[A-B] [C] [D] [E-F] [G] [H-K] [L-M] N-O [P-R] [S] [T] [U-Z]
I'll give EA credit - they really stayed true to the spirit of the original NBA Jam (SNES, 1993). Before each contest you actually have to enter your initials! How old-school is that!? There are a few new moves like pump fakes and crossover dribbles, but the fast-paced two-on-two action is better than ever.
A handful of current players are available for each team, but you can gradually unlock players from the past. In terms of graphics, the classic look and style has been retained. The player models are fluidly animated and their faces are now digitized. The backgrounds are rendered entirely in 2D - something EA hasn't done in forever.
It's crazy fun as players zip from one end of the court to the other amid a flurry of blocks, steals, and thunderous, rim-rocking dunks. The number of blocked shots is excessive, but using pump-fakes can minimize these. Motion controls are used to shoot and dunk, and while they are somewhat imprecise, there's something about slamming the controller down that makes dunking all the more satisfying. The classic controller is also supported.
The original commentator has returned, and he tosses out old favorites ("he's heating up!", "boom-shaka-laka!") as well as funny new lines ("stuffed like a Thanksgiving turkey!") Even the soundtrack has an old-school vibe. The only thing missing from the original series is the "tag mode", which lets you retain control after passing the ball to a CPU partner. It's a slight blemish on the single-player game, but the two-player co-op is always a rip-roaring good time. And if you get tired of the classic mode (not likely) you can even try the "remix" mode which adds even more razzle-dazzle (power-ups). So get ready to party like it's 1993, people. You don't even need to be a basketball fan to love this one. © Copyright 2010 The Video Game Critic.
The game is packaged with a contraption that holds a Wii-mote and nun-chuck so you can create your very own hockey-stick-shaped controller. I'm not going to lie to you - it's awkward, especially when the puck is loose in the front of the goal and you're flailing away like mad. Still, there's something to be said for the smooth motion of slapping the puck past the goalie in a blaze of glory. The concept could have worked if the stick was a little more comfortable. It's still worth trying, but be sure to stand up and distance yourself from fragile objects. My friend Steve practically wiped off my coffee table with one wild swing!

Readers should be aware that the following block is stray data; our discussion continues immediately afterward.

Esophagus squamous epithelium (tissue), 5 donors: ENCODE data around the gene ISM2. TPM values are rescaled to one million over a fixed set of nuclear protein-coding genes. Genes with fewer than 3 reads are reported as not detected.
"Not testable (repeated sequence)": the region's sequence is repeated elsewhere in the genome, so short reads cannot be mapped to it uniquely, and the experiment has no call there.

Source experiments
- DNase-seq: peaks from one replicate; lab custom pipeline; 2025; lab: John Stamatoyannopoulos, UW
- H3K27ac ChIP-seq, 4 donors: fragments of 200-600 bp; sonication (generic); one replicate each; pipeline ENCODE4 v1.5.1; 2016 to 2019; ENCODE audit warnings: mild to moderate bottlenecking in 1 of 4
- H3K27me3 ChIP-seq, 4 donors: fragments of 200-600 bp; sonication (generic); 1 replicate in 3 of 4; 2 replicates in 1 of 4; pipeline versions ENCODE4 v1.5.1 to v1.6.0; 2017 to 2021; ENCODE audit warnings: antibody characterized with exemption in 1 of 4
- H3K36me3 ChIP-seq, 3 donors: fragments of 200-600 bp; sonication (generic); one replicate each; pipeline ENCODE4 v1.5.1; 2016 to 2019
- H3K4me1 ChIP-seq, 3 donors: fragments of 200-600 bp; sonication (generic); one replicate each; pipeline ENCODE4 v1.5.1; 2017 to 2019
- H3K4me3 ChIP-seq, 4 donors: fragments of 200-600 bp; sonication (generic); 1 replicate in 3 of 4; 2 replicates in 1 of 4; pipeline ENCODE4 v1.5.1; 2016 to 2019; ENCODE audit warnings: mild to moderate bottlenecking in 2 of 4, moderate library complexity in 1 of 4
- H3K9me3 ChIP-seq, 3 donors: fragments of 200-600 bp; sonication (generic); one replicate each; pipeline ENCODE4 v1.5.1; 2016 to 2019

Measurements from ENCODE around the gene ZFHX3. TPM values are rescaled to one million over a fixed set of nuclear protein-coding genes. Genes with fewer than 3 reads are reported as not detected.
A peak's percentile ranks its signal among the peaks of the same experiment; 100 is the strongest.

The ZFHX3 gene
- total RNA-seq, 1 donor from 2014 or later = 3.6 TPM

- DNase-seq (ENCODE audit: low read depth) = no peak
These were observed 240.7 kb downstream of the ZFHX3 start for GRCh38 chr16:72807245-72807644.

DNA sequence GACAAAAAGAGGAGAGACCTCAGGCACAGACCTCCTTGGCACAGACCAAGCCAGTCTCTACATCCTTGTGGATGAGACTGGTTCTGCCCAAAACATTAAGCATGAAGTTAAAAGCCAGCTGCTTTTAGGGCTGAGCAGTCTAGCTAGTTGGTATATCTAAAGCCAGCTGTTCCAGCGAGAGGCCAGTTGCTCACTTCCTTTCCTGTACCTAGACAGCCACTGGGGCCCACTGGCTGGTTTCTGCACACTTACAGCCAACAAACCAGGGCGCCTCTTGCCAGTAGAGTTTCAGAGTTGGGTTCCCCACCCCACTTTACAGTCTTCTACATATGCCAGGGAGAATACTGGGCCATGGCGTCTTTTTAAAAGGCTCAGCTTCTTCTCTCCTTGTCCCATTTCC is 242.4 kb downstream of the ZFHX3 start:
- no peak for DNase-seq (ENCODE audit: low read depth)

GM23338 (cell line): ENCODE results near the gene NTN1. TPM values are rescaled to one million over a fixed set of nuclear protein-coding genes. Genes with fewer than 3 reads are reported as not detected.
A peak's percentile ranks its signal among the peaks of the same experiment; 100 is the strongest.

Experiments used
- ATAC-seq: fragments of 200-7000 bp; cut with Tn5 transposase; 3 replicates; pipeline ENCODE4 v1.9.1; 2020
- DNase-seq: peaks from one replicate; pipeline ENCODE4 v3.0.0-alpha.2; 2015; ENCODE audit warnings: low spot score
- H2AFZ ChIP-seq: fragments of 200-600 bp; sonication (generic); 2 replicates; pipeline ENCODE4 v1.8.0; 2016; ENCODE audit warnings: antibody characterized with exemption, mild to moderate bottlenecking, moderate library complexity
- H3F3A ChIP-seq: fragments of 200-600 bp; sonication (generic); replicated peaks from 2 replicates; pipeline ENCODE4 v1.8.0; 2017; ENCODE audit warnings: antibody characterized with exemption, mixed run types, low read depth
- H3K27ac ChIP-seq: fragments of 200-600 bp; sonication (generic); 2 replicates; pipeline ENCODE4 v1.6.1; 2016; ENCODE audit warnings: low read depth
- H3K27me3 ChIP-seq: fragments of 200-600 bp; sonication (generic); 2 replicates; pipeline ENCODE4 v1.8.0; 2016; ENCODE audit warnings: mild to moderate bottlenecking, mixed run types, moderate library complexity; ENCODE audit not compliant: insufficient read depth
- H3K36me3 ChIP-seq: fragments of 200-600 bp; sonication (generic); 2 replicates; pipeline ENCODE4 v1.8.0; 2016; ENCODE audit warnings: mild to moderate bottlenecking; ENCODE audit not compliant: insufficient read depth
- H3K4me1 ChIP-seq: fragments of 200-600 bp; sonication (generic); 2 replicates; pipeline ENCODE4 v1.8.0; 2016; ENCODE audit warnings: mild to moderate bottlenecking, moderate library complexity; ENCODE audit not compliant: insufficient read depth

Once the novelty fades, you'll switch over to a normal Wii-mote/nun-chuck control scheme which is very comfortable. Shaking the Wii-mote to body-check is effective (maybe too effective), and feels a lot like Mario Strikers Charged (Wii, 2007). The only buttons you really need to use are A (pass,switch players) and B (turbo,spin). Unlike NHL 11, passing and scoring are easy, resulting in exciting contests that remain in doubt until the final few seconds. The graphics are surprisingly good - like NHL 11 minus the high-def gloss. All the NHL teams and players are included along with a wealth of minor league teams.
One feature that's easy to overlook is the 3-on-3 Pee-Wee mode which uses little kid versions of NHL stars. It's remarkably fun and its outdoor rinks offer pleasant scenery like snow-covered trees and houses. NHL Slapshot is great because it emphasizes the strengths of the sport and downplays the boring aspects. It's like the NBA Jam of hockey, and the soundtrack kicks ass as well. My friend Steve is the biggest hockey fan I know, and after a few contests he proclaimed this an "A" game with no hesitation. © Copyright 2011 The Video Game Critic.
Your first car is a real piece of crap but it handles surprisingly well. There are several control options, and I gravitated toward the one-handed scheme which is specifically designed to let you race while holding a beer. I could accelerate, brake, and turn left with ease, but when I tried to turn right I almost broke my wrist. To avoid further bodily harm I opted for the Mario Kart-style "sideways" configuration, which works like a charm.
The controls are great, and I love how you can initiate long power-slides by tapping the brake and then hitting the accelerator. Double-tapping the A button kicks in the turbo which literally sets the road on fire (true story bro). The graphics are the weakest aspect of the game. With such exotic locations you would expect bright, arcade-style graphics, but the scenery looks foggy and washed-out. This lack of pizzazz is just magnified in the split-screen mode.
To atone for the dull scenery the game incorporates special effects like having buildings washed over with graffiti as you drive by them. It's fun to work through the career mode to gradually unlock cars and tracks. The police can be annoying, but they do play a strategic role in the game. Need for Speed Nitro plays well, and if you sink your teeth into the career mode just might just get hooked. © Copyright 2012 The Video Game Critic.